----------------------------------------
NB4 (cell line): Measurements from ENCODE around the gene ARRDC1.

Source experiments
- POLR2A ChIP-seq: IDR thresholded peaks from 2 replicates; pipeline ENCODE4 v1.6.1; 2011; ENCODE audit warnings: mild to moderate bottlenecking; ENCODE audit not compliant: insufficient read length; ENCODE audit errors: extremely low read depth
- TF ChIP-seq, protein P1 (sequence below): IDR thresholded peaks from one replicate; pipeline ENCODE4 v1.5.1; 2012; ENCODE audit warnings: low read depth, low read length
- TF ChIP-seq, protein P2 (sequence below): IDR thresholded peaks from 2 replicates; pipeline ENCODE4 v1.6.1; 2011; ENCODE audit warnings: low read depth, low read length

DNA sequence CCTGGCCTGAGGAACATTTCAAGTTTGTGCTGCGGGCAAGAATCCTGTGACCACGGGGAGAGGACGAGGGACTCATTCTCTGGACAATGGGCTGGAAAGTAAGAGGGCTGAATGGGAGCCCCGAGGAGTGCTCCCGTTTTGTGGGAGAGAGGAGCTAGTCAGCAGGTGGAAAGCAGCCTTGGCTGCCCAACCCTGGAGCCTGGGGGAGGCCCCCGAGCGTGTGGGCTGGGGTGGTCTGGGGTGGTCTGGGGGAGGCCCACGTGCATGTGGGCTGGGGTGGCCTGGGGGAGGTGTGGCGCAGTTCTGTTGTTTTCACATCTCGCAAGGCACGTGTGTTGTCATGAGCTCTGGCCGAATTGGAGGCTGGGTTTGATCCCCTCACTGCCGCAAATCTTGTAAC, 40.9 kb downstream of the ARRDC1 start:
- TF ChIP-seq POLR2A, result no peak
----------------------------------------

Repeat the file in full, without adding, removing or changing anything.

NB4 (cell line): Measurements from ENCODE around the gene ARRDC1.

Source experiments
- POLR2A ChIP-seq: IDR thresholded peaks from 2 replicates; pipeline ENCODE4 v1.6.1; 2011; ENCODE audit warnings: mild to moderate bottlenecking; ENCODE audit not compliant: insufficient read length; ENCODE audit errors: extremely low read depth
- TF ChIP-seq, protein P1 (sequence below): IDR thresholded peaks from one replicate; pipeline ENCODE4 v1.5.1; 2012; ENCODE audit warnings: low read depth, low read length
- TF ChIP-seq, protein P2 (sequence below): IDR thresholded peaks from 2 replicates; pipeline ENCODE4 v1.6.1; 2011; ENCODE audit warnings: low read depth, low read length

DNA sequence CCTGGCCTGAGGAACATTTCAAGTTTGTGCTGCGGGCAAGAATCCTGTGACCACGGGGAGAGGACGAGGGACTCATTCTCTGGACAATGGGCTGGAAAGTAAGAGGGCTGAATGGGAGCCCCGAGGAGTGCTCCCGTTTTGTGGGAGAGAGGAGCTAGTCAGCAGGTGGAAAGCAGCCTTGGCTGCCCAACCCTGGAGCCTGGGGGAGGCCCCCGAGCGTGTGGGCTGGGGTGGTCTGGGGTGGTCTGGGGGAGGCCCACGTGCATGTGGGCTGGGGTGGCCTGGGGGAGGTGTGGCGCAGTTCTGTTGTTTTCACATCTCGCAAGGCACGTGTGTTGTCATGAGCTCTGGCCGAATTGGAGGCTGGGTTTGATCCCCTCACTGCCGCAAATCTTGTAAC, 40.9 kb downstream of the ARRDC1 start:
- TF ChIP-seq POLR2A, result no peak